I also learned that it is extremely important to be able to be fluent in my child’s condition, treatment, allergens, and reactions. It is also important to be able to state why a proposed treatment should or should not be considered. For example, during the initial consultation with the doctor to determine the problem and course of treatment, I was confronted by the doctor about why Mandie has had no vaccinations. He went several rounds with me over that subject, and didn’t believe the seriousness of potential allergic reactions to vaccines until I showed him her MedicAlert card and he had spoken to her allergist. After he got off the phone with Dr. Mary, his entire tune had changed and he quickly told me that I was correct and that Dr. Mary had repeated almost word for word what I’d said, and told him exactly how she wanted things prepared, what he could and could not use, and that she wanted Mandie in the ER for the administration of the tetanus immune globulin.

Another thing I learned is just how important it is to have a doctor or allergist who is really behind you and will advocate for you. We consider Dr. Mary to be Mandie’s primary doctor because she knows every single aspect of Mandie’s allergies and thus all of the conditions in daily life that are affected by them. Dr. Mary made sure to tell the Immediate Care doctor why it was so important that Mandie not receive the regular tetanus vaccine, why she was not vaccinated, and exactly what could and could not be used around Mandie. An example is after the thorn was removed, the IC doc immediately put aside the triple antibiotic cream, and told me that Dr. Mary had insisted that they not open it, but instead that they use the lavender oil that she knows I keep in the medicine bag with the epi-pens and Benadryl. The Immediate Care doc had never heard of its use, and asked me what it does (it is antibiotic, anti fungal, antiviral, and antibacterial – and is tolerated extremely well by Mandie) and why the doc had requested it. He and the nurses were very interested in learning more about it.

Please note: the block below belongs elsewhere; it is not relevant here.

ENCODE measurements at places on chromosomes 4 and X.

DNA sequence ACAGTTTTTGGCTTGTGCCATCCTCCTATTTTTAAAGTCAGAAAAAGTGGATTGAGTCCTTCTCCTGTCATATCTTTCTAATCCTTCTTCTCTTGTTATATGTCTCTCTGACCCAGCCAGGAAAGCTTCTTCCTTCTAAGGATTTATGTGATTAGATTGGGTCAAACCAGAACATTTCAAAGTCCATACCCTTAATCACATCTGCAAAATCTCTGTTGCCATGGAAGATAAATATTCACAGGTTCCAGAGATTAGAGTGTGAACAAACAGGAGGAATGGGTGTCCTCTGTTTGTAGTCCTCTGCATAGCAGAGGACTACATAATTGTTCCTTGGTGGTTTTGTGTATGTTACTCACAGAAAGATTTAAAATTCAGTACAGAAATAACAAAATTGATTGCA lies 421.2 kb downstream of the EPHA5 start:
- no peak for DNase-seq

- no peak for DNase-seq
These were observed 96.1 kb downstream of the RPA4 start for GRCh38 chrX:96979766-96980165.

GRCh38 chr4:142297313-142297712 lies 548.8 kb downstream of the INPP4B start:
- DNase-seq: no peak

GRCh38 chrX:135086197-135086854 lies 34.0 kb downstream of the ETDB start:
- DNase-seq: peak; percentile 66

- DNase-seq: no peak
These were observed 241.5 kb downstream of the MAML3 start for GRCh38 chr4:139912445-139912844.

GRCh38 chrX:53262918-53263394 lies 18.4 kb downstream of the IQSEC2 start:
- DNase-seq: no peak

Lastly, and probably most obviously, is medication. Mandie was given prescription for antibiotics for the infection, which we had to take to our local compounding pharmacist to fill, in case they needed to make a form that was free of all of her allergens (including gluten), and so that they could make sure it would not interact with her other medications and supplements. A good pharmacist is absolutely essential for a person with allergies and/or celiac. As you can see, nothing is as simple as it seems.

A little bit about me and why I'm blogging.

       First and foremost, I am a mom to three wonderful kids.  Truman is 7, Hunter is 5, and Mandie is 3. 
Secondly, I am a wife to Bud, who has been my best friend for over 12 years (married for 9).  I am a homeschooling mom, and an allergy mom.  The first role I chose before Truman was born.  The second role I was thrown into when Mandie was a couple of months old.  Both roles are challenging, but both are also extremely rewarding.    My other job is as a school bus driver, which is also a challenging and rewarding job.  I really enjoy driving the bus, and having students from grades K-8 makes every route different and fun.  I have a great group again this year.    As if that weren't enough to keep me busy, I help Mom tend the large gardens, harvest and can the produce, keep up with the yard and chickens and cats and dogs.  In my "spare time" I love to read, write, and sew - both by hand and machine.  I have also taken up running (though it's just indoors for now), and am writing a cookbook/resource book for people with multiple, severe allergies and celiac disease.
        I am writing this blog to share my experiences as the mom of a severely food allergic child, and to share some recipes that Mom and I create for our family.    I hope that what I share can help someone else navigate this crazy world of food allergies.